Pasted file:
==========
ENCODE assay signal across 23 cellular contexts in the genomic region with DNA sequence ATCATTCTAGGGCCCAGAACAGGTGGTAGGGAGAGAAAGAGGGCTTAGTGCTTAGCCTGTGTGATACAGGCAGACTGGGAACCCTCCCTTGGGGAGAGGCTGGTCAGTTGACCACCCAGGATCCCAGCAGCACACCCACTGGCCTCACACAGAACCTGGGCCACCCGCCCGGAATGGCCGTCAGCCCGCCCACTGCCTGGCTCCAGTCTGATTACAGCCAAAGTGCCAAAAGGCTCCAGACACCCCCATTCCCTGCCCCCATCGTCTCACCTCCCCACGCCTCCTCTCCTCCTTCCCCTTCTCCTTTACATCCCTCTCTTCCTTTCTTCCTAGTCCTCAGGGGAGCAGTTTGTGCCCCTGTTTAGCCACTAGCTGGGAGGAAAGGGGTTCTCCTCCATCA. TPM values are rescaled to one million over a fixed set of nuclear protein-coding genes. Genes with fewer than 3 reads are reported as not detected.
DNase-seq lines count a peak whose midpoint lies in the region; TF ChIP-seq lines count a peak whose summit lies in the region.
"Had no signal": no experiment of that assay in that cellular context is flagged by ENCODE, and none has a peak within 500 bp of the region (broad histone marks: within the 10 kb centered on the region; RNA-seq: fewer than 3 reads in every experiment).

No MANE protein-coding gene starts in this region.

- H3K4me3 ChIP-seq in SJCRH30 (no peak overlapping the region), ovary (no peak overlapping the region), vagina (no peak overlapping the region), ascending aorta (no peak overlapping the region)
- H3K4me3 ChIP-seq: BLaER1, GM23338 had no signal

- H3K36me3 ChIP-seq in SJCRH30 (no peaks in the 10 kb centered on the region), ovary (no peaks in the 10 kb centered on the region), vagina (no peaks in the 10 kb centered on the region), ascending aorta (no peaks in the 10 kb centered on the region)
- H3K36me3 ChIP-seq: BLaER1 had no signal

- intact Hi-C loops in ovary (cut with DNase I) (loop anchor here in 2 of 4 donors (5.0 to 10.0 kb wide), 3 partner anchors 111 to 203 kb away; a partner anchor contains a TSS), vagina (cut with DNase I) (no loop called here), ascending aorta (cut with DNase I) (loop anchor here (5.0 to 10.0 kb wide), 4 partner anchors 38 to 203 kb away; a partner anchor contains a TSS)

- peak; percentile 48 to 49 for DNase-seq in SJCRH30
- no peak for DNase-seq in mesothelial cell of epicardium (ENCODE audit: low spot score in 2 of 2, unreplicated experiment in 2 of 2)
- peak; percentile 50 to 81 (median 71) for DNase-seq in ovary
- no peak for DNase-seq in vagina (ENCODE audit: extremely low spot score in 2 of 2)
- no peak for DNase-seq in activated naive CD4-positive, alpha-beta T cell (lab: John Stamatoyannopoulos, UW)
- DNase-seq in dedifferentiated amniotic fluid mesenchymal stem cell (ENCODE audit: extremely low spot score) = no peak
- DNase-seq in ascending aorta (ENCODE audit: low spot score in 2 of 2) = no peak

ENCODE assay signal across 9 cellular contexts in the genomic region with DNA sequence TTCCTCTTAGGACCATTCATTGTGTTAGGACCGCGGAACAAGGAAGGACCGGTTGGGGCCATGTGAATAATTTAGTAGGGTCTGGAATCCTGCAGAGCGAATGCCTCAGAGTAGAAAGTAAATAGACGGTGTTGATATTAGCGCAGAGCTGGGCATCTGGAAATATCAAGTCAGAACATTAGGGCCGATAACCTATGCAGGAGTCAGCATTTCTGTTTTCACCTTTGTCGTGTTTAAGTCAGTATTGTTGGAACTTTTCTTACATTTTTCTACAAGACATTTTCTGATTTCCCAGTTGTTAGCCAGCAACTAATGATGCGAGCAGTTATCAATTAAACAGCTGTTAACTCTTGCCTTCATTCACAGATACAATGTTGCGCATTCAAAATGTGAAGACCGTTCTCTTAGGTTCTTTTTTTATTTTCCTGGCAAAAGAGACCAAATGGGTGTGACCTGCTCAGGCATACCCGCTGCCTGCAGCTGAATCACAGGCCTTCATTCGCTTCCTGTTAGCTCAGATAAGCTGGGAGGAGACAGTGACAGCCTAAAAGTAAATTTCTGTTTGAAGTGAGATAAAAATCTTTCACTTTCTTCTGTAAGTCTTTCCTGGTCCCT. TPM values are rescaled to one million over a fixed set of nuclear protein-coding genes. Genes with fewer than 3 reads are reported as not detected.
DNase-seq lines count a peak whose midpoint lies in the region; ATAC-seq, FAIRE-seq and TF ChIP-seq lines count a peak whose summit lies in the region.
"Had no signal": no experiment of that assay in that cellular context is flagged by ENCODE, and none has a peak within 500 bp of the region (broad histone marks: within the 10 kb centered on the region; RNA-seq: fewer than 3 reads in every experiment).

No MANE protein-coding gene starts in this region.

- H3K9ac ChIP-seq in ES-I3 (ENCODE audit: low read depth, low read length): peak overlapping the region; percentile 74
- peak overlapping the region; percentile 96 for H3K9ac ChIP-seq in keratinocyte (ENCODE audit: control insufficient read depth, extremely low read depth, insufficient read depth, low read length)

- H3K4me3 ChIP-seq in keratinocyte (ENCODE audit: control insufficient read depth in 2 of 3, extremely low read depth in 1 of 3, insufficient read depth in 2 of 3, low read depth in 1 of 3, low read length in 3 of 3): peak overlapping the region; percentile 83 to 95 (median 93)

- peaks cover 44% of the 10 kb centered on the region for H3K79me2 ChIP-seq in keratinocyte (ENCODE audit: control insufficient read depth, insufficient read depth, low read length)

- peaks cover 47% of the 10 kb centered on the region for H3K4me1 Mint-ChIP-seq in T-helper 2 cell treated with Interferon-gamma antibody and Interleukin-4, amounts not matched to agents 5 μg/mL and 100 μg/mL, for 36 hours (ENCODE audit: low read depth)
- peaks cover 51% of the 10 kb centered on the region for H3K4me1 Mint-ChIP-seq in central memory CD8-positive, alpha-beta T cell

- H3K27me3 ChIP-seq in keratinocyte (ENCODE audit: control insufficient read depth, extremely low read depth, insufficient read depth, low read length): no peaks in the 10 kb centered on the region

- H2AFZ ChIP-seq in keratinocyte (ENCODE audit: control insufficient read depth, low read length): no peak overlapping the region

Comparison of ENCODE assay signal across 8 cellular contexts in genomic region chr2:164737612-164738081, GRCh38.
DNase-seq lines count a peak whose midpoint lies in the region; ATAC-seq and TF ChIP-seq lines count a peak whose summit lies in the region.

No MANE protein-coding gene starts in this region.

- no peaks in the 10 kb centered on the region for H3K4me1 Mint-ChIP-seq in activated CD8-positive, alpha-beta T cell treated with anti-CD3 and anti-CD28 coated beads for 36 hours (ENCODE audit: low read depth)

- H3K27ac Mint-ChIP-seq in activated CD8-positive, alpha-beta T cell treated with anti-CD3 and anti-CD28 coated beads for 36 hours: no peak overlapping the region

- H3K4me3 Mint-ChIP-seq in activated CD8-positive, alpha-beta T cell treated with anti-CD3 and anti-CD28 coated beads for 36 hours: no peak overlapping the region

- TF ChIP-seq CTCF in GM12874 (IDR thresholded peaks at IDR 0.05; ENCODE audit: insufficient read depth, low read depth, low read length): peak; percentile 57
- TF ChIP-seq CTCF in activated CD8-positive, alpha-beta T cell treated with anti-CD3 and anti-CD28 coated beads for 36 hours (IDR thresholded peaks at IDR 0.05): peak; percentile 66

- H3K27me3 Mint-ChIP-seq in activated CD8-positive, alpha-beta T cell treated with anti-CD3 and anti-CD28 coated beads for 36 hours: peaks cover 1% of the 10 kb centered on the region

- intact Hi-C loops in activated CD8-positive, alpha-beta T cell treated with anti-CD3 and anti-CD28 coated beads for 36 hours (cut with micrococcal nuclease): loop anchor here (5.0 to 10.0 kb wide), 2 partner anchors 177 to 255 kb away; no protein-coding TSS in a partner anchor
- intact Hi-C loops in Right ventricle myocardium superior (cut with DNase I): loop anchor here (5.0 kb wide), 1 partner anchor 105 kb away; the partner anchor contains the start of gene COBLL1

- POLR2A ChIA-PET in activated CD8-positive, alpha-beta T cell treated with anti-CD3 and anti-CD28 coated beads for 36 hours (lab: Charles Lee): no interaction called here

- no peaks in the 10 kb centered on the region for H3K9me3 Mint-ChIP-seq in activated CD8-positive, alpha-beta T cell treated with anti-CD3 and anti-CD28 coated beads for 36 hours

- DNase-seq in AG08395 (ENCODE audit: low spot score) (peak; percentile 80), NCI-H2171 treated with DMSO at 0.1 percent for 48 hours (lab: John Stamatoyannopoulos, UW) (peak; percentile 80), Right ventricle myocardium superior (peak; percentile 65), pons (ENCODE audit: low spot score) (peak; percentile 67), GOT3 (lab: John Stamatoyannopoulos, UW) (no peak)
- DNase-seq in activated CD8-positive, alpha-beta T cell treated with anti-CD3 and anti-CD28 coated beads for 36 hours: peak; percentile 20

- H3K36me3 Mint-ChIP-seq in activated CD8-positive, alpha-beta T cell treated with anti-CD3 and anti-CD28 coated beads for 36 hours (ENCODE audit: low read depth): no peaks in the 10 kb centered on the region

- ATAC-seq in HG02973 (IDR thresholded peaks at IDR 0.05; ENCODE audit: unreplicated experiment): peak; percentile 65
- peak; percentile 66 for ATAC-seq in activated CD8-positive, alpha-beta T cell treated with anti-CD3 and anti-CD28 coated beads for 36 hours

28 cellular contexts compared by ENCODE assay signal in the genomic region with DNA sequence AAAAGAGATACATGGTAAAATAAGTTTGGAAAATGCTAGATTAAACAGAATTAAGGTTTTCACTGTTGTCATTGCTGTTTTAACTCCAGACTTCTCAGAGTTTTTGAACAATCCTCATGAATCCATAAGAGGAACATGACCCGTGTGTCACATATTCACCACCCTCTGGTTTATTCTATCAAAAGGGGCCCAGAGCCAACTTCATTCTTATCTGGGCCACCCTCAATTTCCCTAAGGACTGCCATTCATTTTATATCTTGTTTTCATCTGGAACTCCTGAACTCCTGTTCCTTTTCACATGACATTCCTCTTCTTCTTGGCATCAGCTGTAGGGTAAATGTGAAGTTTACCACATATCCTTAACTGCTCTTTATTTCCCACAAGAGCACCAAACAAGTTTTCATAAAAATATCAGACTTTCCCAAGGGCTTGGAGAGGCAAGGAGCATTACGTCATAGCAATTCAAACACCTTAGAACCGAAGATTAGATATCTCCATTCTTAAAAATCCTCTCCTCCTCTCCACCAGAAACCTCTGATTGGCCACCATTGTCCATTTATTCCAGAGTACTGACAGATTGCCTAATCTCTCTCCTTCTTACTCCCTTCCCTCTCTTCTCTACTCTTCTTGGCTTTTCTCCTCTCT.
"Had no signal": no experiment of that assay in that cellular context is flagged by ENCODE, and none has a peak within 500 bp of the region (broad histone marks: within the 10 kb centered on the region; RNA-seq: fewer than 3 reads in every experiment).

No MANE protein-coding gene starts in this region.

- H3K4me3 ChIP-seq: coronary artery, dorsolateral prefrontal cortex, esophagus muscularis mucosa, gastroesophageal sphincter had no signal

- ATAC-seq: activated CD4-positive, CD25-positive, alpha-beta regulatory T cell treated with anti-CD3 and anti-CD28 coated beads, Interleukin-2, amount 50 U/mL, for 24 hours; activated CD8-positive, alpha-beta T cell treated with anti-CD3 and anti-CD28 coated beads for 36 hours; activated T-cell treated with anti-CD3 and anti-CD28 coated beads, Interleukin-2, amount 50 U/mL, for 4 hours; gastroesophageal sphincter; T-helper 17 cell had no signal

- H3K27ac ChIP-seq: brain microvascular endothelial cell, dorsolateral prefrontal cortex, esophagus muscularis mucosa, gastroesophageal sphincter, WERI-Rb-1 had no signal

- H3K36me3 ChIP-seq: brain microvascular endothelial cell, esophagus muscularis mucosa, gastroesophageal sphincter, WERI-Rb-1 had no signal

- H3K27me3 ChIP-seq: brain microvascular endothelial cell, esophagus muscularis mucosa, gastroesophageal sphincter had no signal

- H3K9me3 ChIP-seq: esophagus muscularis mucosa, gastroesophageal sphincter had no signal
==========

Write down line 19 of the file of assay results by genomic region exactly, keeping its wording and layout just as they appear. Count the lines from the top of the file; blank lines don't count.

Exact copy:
"Had no signal": no experiment of that assay in that cellular context is flagged by ENCODE, and none has a peak within 500 bp of the region (broad histone marks: within the 10 kb centered on the region; RNA-seq: fewer than 3 reads in every experiment).